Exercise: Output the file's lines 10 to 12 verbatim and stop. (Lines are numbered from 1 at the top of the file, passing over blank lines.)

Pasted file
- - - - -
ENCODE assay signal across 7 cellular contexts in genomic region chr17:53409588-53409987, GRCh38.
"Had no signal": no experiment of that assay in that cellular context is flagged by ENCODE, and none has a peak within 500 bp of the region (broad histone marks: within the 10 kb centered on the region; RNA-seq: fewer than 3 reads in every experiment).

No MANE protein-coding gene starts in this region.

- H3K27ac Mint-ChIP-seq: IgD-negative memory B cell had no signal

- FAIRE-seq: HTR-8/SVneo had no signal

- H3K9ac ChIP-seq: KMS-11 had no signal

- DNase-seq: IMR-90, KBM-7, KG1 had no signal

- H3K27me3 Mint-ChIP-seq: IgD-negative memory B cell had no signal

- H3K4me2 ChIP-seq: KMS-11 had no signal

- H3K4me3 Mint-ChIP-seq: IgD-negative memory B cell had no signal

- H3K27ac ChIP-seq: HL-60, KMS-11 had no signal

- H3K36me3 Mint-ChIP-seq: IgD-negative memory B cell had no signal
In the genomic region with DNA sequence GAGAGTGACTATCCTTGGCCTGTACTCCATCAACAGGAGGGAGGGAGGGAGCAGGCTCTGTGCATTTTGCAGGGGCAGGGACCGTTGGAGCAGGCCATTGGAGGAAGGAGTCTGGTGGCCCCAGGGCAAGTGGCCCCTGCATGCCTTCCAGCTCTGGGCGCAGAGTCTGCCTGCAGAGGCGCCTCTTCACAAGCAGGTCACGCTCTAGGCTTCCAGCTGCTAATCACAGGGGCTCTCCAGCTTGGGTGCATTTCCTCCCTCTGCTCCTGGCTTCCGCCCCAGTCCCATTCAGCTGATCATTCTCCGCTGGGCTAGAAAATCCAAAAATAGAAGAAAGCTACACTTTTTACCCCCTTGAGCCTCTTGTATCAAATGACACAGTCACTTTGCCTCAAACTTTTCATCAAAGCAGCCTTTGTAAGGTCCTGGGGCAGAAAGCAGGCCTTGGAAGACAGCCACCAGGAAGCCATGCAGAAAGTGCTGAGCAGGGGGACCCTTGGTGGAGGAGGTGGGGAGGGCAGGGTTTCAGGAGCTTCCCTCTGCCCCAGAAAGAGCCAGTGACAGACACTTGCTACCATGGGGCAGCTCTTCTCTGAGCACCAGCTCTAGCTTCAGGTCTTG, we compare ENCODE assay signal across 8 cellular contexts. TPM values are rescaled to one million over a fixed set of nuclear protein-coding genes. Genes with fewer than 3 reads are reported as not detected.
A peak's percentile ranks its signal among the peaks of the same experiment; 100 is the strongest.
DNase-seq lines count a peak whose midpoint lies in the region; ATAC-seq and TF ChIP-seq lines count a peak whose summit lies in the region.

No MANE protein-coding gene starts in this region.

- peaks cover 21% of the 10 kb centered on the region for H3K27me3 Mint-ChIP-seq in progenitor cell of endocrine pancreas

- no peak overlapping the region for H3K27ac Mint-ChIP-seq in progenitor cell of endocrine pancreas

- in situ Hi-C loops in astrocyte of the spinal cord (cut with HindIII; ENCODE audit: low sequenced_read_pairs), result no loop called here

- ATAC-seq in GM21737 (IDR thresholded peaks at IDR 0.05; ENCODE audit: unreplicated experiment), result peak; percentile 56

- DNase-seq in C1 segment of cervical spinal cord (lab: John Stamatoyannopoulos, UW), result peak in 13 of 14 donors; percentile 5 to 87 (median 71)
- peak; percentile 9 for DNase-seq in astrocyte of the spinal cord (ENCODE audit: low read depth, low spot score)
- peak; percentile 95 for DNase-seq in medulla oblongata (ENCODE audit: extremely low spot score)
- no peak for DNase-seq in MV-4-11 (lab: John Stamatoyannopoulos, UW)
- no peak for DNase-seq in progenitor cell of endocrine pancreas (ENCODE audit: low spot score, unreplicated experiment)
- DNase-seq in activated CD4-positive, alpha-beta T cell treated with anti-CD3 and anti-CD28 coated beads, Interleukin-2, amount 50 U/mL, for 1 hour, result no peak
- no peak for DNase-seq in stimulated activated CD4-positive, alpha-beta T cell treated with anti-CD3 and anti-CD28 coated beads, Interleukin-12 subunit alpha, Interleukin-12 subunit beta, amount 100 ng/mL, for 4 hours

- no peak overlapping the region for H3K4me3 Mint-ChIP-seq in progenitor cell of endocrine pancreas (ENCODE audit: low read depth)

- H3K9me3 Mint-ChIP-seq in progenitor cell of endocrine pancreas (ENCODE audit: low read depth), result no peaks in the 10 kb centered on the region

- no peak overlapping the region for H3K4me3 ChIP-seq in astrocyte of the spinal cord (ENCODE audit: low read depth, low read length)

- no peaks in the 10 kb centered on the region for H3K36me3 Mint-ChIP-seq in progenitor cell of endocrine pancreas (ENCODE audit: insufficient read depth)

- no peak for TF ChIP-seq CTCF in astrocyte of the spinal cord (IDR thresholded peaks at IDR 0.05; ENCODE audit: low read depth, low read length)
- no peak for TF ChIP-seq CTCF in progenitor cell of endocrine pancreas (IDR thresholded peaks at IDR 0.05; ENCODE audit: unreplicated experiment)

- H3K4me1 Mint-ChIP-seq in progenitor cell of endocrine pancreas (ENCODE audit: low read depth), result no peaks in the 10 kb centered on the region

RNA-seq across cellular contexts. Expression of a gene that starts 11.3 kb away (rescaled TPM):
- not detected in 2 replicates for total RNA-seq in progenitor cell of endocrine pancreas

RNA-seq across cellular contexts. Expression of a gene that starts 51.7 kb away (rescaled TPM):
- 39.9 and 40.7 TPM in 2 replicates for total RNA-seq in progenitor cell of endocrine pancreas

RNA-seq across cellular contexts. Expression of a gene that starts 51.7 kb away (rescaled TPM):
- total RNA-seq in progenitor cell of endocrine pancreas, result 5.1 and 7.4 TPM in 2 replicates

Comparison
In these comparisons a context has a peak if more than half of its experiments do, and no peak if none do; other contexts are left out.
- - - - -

- H3K4me3 Mint-ChIP-seq: IgD-negative memory B cell had no signal

- H3K27ac ChIP-seq: HL-60, KMS-11 had no signal

- H3K36me3 Mint-ChIP-seq: IgD-negative memory B cell had no signal